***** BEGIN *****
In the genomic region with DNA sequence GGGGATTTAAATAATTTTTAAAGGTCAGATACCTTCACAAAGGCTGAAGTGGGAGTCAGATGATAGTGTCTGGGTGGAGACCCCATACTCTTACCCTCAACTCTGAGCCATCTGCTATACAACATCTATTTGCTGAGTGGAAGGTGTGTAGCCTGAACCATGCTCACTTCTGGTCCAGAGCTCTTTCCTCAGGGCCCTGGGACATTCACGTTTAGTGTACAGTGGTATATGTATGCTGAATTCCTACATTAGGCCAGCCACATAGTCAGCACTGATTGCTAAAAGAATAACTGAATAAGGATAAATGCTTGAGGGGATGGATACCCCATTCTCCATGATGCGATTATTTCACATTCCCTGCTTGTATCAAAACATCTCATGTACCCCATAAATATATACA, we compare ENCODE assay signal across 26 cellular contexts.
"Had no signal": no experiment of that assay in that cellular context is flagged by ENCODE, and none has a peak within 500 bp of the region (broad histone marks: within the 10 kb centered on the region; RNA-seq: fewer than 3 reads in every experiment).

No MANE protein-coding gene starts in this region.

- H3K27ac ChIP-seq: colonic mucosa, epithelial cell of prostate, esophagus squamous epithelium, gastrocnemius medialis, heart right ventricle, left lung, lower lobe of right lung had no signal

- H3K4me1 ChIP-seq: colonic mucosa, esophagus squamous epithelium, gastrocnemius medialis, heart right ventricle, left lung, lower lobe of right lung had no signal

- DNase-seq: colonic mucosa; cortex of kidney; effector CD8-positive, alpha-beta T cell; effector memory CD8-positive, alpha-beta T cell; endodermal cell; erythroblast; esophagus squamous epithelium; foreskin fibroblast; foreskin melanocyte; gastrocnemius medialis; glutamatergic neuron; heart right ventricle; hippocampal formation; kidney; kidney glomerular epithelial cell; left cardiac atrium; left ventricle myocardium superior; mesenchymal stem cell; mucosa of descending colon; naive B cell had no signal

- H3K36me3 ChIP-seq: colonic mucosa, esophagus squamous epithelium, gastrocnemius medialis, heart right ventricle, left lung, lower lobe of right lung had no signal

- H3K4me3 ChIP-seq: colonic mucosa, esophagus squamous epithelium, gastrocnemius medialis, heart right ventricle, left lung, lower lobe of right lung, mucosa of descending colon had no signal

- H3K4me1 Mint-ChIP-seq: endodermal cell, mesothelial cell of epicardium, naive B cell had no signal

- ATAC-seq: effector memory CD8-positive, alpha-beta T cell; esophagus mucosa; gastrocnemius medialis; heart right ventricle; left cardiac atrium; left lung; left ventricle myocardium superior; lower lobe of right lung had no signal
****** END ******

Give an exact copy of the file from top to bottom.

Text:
In the genomic region with DNA sequence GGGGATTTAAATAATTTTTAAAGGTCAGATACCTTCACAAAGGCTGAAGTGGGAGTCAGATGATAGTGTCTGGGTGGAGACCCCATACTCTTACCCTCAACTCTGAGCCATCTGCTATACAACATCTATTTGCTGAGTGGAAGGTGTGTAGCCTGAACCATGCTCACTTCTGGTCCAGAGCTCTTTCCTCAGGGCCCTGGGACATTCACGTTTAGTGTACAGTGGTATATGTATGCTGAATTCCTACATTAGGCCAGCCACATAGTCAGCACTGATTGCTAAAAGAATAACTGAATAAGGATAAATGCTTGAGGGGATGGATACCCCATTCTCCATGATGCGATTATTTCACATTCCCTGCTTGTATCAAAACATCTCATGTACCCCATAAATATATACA, we compare ENCODE assay signal across 26 cellular contexts.
"Had no signal": no experiment of that assay in that cellular context is flagged by ENCODE, and none has a peak within 500 bp of the region (broad histone marks: within the 10 kb centered on the region; RNA-seq: fewer than 3 reads in every experiment).

No MANE protein-coding gene starts in this region.

- H3K27ac ChIP-seq: colonic mucosa, epithelial cell of prostate, esophagus squamous epithelium, gastrocnemius medialis, heart right ventricle, left lung, lower lobe of right lung had no signal

- H3K4me1 ChIP-seq: colonic mucosa, esophagus squamous epithelium, gastrocnemius medialis, heart right ventricle, left lung, lower lobe of right lung had no signal

- DNase-seq: colonic mucosa; cortex of kidney; effector CD8-positive, alpha-beta T cell; effector memory CD8-positive, alpha-beta T cell; endodermal cell; erythroblast; esophagus squamous epithelium; foreskin fibroblast; foreskin melanocyte; gastrocnemius medialis; glutamatergic neuron; heart right ventricle; hippocampal formation; kidney; kidney glomerular epithelial cell; left cardiac atrium; left ventricle myocardium superior; mesenchymal stem cell; mucosa of descending colon; naive B cell had no signal

- H3K36me3 ChIP-seq: colonic mucosa, esophagus squamous epithelium, gastrocnemius medialis, heart right ventricle, left lung, lower lobe of right lung had no signal

- H3K4me3 ChIP-seq: colonic mucosa, esophagus squamous epithelium, gastrocnemius medialis, heart right ventricle, left lung, lower lobe of right lung, mucosa of descending colon had no signal

- H3K4me1 Mint-ChIP-seq: endodermal cell, mesothelial cell of epicardium, naive B cell had no signal

- ATAC-seq: effector memory CD8-positive, alpha-beta T cell; esophagus mucosa; gastrocnemius medialis; heart right ventricle; left cardiac atrium; left lung; left ventricle myocardium superior; lower lobe of right lung had no signal